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More Dems raise concerns on mortgage disparity at Navy Federal

News: The chorus of congressional Democrats hammering the country’s largest credit union over allegations of discriminatory practices is growing. This time, New Democrats and the Congressional Hispanic Caucus are jumping in.

Led by Democratic Reps. Norma Torres (Calif.), Emilia Sykes (Ohio) and Nanette Barragán (Calif.), lawmakers demanded that potentially discriminatory mortgage practices be addressed, according to a pair of letters we obtained. These letters were sent to the Navy Federal Credit Union, as well as a battery of financial regulators.

The Navy Federal Credit Union has found itself under a bright spotlight since late 2023, when a CNN report found significant disparities in the credit union’s mortgage approvals for Black and white borrowers.

The letter from Torres, Sykes and Barragán addressed to Navy Federal CEO Mary McDuffie asked the credit union to ensure “access to opportunity as a basic moral and legal principle of fairness” and asked for an in-person meeting to discuss further.

And to the regulators – including National Credit Union Administration Todd Harper, Attorney General Merrick Garland, Department of Housing and Urban Development Secretary Marcia Fudge, and Consumer Financial Protection Bureau Director Rohit Chopra – the members asked for a “thorough fair lending examination and investigation of these alleged disparities.”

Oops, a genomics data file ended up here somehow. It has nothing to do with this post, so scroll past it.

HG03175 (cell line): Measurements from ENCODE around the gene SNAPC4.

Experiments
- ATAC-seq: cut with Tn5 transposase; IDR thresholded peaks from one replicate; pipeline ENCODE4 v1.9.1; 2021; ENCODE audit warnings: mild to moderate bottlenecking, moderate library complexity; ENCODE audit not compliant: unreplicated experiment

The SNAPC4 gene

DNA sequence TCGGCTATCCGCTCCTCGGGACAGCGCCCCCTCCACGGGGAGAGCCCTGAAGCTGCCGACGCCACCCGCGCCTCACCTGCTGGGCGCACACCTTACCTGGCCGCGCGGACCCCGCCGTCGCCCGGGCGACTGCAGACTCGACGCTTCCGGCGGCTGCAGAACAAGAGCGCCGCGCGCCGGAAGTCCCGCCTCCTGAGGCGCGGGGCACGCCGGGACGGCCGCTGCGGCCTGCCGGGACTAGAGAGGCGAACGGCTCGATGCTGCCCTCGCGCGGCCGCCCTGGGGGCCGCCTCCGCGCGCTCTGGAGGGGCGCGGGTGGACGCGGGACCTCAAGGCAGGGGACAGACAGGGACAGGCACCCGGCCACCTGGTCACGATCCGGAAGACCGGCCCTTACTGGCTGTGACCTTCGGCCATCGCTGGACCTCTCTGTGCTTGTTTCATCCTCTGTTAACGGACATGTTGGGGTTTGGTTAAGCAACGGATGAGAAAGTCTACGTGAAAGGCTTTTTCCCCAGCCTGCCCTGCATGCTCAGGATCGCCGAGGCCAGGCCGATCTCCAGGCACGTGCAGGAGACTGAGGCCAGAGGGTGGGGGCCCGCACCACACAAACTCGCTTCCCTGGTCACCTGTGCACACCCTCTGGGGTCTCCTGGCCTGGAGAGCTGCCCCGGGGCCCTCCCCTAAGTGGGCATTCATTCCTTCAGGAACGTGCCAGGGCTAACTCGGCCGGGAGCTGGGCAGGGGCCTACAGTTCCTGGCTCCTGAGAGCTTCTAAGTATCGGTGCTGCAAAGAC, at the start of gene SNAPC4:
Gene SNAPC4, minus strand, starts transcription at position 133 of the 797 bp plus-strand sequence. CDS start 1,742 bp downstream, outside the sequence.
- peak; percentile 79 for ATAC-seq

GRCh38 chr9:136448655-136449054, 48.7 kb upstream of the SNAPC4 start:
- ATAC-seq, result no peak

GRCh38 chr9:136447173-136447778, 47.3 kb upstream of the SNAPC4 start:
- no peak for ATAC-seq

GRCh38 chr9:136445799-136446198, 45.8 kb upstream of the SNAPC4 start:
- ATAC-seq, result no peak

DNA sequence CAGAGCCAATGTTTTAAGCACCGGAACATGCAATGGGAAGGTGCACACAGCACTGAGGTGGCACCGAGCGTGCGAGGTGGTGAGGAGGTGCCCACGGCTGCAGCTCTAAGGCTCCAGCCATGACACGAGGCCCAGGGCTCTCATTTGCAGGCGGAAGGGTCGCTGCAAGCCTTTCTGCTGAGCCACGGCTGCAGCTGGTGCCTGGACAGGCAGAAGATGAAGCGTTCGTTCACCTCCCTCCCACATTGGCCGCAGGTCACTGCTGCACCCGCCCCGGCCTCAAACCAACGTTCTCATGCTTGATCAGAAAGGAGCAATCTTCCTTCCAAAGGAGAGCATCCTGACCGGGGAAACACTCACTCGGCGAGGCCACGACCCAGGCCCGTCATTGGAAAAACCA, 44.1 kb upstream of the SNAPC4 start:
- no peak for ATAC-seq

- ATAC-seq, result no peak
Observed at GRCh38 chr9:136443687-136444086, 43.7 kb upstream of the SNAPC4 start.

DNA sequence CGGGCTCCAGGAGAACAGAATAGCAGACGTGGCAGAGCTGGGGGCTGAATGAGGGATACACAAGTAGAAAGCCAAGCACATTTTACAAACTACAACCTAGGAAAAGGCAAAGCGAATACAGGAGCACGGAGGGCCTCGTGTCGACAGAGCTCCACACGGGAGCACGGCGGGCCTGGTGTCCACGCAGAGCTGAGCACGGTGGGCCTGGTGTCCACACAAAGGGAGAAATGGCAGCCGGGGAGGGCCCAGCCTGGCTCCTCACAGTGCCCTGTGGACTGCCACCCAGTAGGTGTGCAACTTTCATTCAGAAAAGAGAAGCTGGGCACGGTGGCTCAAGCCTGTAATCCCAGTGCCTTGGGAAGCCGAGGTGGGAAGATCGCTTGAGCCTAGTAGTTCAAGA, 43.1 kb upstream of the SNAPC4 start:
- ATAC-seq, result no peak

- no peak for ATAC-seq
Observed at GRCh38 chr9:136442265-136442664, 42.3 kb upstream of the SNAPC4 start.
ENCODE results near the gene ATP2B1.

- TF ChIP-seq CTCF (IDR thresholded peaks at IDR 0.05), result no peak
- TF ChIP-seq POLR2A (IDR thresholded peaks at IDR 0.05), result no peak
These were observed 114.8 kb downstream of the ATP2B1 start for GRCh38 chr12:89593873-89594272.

Congress has already been active on this issue. McDuffie met with members of the Congressional Black Caucus to discuss earlier this month.

Navy Federal spokesperson Wes Shaw said in a statement that the credit union “is committed to serving each and every one of our members fairly, and we work daily to help expand economic opportunity and access to credit for our diverse community of members.”

Meanwhile at the IRS: The agency is moving on crypto. It’s bringing in two new hires from crypto world amid efforts to crack down on tax evasion via digital assets.

Raj Mukherjee, who was global head of tax at a private blockchain software tech company, and Seth Wilks, who’s worked at crypto tax firms, are joining the IRS as executive advisors, the agency announced. The IRS added it’s working on compliance in “emerging areas” as it spends extra dollars from Democrats’ Inflation Reduction Act tagged for enforcement.

– Brendan Pedersen, Max Cohen and Laura Weiss

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